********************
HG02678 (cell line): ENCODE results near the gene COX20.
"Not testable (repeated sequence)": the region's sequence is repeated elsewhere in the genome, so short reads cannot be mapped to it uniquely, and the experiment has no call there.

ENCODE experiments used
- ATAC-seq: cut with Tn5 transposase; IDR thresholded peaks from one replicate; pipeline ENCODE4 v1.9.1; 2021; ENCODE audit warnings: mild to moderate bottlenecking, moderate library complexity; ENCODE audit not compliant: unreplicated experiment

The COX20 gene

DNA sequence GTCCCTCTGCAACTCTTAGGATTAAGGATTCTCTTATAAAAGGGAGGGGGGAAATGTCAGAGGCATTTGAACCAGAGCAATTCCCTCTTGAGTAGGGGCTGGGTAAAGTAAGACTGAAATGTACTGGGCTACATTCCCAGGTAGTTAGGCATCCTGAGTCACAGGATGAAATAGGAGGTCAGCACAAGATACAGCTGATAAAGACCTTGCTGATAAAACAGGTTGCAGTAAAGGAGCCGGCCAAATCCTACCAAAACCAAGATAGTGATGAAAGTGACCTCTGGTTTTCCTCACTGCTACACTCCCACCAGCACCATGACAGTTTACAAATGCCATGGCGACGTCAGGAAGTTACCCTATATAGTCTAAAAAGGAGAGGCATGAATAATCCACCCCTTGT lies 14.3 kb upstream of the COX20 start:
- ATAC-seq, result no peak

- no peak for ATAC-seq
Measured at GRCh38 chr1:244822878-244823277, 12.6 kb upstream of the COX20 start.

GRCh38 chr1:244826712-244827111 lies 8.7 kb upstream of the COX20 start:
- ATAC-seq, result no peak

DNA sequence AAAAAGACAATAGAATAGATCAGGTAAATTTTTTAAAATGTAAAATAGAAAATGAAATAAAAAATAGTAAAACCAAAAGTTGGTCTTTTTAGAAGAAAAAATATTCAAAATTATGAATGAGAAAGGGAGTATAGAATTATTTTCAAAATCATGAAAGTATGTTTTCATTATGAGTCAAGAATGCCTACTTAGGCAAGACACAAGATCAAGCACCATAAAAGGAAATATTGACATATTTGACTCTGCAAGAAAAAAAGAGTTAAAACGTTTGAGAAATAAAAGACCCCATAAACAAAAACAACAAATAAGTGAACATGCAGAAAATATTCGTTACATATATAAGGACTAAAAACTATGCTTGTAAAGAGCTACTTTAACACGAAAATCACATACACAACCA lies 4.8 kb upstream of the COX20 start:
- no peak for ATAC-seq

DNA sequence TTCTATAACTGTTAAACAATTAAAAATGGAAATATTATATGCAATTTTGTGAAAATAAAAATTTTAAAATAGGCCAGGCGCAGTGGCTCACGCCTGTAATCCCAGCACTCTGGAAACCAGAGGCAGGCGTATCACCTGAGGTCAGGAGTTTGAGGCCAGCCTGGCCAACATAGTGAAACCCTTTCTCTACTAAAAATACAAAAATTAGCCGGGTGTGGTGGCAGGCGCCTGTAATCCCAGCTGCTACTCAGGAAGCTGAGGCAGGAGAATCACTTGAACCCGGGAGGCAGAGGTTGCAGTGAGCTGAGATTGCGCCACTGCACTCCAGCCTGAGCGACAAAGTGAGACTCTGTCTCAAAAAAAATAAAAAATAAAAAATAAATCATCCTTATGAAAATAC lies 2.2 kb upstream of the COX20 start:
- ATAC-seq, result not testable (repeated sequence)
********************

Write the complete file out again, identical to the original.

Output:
HG02678 (cell line): ENCODE results near the gene COX20.
"Not testable (repeated sequence)": the region's sequence is repeated elsewhere in the genome, so short reads cannot be mapped to it uniquely, and the experiment has no call there.

ENCODE experiments used
- ATAC-seq: cut with Tn5 transposase; IDR thresholded peaks from one replicate; pipeline ENCODE4 v1.9.1; 2021; ENCODE audit warnings: mild to moderate bottlenecking, moderate library complexity; ENCODE audit not compliant: unreplicated experiment

The COX20 gene

DNA sequence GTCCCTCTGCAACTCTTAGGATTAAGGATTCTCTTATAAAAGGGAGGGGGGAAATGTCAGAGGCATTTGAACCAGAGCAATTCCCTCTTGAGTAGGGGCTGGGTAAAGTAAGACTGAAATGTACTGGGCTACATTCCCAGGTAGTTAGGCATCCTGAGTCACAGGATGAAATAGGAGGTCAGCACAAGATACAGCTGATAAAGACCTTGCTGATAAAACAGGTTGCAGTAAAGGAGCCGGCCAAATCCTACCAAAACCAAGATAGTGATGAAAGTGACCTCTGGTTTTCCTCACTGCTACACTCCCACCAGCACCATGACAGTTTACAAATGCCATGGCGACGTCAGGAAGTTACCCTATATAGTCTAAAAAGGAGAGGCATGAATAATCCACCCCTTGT lies 14.3 kb upstream of the COX20 start:
- ATAC-seq, result no peak

- no peak for ATAC-seq
Measured at GRCh38 chr1:244822878-244823277, 12.6 kb upstream of the COX20 start.

GRCh38 chr1:244826712-244827111 lies 8.7 kb upstream of the COX20 start:
- ATAC-seq, result no peak

DNA sequence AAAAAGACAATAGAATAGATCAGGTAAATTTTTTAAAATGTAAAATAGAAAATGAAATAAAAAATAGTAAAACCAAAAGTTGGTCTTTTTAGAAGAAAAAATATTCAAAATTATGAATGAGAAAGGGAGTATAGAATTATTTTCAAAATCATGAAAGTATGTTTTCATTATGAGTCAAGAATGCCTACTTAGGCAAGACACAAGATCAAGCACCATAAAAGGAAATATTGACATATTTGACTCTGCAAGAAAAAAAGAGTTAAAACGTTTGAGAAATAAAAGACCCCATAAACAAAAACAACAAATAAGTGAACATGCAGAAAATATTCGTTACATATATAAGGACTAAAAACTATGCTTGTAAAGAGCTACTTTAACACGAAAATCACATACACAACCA lies 4.8 kb upstream of the COX20 start:
- no peak for ATAC-seq

DNA sequence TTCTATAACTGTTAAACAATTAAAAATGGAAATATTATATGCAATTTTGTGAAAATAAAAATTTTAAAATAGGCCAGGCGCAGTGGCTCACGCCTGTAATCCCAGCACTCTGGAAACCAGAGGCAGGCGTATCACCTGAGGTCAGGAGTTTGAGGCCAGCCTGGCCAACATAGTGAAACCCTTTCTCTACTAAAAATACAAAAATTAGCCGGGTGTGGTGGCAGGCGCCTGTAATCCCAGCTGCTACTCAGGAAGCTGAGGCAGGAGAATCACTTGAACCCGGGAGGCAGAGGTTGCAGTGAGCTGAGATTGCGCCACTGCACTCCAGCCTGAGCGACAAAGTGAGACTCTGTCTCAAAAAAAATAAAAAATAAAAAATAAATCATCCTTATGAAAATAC lies 2.2 kb upstream of the COX20 start:
- ATAC-seq, result not testable (repeated sequence)